Treating myopia

Fortunately, just a few minutes a day with glasses or contact lenses that correct for blur stops the progression of myopia, which is why early vision testing and vision correction are important to limit the development of myopia. Eye checks for children are mandatory in some countries, such as the U.K. and now China, as well as most U.S. states.

People with with high myopia, however, have increased risk of blindness and other severe eye problems, such as retinal detachment, in which the retina pulls away from the the back of the eye. The chances of myopia-related macular degeneration increase by 40% for each diopter of myopia. A diopter is a unit of measurement used in eye prescriptions.

But there appear to be two sure-fire ways to offset or delay these effects: Spend less time focusing on objects close to your face, like books and smartphones, and spend more time outside in the bright, natural light. Given the first one is difficult advice to take in our modern age, the next best thing is taking frequent breaks – or perhaps spend more time reading and scrolling outside in the sun.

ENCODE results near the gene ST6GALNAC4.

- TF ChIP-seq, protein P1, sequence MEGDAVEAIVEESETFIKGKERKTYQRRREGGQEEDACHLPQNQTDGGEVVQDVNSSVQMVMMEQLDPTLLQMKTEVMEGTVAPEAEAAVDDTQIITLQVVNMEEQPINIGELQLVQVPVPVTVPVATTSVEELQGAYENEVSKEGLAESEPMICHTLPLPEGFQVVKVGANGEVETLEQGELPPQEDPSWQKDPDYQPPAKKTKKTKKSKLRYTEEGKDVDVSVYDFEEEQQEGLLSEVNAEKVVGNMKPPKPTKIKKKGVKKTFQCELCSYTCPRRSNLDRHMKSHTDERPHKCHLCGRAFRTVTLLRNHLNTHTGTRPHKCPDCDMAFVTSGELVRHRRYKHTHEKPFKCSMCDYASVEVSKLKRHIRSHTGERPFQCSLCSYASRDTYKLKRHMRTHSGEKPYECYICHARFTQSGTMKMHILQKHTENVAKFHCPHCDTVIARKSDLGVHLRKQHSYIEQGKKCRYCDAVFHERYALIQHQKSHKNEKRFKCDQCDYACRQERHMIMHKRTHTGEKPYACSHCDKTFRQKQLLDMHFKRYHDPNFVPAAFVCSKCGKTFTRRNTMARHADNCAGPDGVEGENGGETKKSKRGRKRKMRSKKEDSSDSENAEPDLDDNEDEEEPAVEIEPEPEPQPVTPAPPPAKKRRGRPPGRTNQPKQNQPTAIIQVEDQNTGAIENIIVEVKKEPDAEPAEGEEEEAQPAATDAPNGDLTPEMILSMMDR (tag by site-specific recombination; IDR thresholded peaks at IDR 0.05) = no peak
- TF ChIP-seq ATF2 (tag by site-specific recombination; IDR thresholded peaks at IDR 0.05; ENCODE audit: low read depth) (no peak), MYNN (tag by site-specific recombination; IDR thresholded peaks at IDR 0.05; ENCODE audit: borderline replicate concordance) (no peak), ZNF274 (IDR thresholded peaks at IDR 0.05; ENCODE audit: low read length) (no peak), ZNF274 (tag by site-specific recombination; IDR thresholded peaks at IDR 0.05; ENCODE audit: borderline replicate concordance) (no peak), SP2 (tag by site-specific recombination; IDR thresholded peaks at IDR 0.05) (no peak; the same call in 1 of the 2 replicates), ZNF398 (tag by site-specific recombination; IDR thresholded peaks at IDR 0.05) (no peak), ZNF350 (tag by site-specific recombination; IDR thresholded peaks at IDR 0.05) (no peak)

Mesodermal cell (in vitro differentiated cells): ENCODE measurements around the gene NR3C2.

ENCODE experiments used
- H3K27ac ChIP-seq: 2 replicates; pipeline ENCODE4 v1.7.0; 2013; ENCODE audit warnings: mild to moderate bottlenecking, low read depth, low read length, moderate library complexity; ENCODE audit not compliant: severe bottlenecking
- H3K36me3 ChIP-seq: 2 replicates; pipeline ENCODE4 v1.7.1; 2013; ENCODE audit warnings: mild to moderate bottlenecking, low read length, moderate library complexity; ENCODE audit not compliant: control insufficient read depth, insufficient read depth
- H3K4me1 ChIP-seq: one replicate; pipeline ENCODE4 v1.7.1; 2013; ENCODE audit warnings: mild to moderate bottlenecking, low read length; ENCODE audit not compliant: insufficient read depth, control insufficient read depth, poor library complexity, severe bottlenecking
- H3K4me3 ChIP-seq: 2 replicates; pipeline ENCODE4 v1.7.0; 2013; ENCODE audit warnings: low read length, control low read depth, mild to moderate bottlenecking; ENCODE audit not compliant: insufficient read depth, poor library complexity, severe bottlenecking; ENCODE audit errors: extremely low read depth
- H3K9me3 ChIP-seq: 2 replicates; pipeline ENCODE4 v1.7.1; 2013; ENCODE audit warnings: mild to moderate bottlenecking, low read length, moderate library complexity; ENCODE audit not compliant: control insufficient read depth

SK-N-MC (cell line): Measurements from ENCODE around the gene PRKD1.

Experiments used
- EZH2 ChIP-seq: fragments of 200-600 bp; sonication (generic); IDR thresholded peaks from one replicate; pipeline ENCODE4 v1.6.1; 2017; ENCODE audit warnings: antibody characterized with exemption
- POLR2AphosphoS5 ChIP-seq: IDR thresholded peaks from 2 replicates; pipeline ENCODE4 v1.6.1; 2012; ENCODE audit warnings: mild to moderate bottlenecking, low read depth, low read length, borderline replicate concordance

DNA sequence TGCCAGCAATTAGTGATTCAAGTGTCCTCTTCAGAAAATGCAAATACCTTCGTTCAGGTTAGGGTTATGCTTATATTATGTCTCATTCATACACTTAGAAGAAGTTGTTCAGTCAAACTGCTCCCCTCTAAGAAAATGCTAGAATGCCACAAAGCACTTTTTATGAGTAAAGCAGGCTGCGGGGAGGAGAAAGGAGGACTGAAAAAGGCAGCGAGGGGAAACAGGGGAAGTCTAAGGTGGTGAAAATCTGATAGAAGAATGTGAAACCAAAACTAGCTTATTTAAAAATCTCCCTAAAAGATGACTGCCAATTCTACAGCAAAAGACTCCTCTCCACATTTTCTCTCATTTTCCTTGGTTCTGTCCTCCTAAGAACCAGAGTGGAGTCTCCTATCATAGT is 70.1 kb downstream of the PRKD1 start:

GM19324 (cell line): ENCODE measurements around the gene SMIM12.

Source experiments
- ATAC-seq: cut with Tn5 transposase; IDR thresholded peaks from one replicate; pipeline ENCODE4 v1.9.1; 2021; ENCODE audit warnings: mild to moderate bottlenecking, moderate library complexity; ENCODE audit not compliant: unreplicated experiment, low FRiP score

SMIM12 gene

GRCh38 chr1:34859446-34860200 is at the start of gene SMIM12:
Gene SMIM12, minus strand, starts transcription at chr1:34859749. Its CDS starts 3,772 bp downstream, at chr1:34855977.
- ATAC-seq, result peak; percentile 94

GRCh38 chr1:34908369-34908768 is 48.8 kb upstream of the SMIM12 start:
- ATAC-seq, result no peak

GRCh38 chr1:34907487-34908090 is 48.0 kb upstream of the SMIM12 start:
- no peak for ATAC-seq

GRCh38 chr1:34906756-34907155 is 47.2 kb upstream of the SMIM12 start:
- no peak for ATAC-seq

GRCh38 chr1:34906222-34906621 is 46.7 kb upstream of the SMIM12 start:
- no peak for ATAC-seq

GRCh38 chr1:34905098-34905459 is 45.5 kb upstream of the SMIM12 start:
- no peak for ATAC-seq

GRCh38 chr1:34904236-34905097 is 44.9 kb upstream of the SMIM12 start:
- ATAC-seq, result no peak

As with anything you read on the internet, this article should not be construed as medical advice; please talk to your doctor or primary care provider before changing your wellness routine. This article is not intended to provide a medical diagnosis, recommendation, treatment, or endorsement. These statements have not been evaluated by the Food and Drug Administration. 

Content may be edited for style and length.

References/Sources/Materials provided by:

This article was written by Andrew Herbert and is being shared here from The Conversation by a Creative Commons License. Andrew is a Professor of Psychology, Visual Perception, at Rochester Institute of Technology, his research interests lie in visual perception and related fields. He has published on different visual illusions, spent a lot of time trying to understand the perception of bilateral symmetry, and is interested in the timing and cortical loci of different perceptual and cognitive processes.

amhgss@rit.edu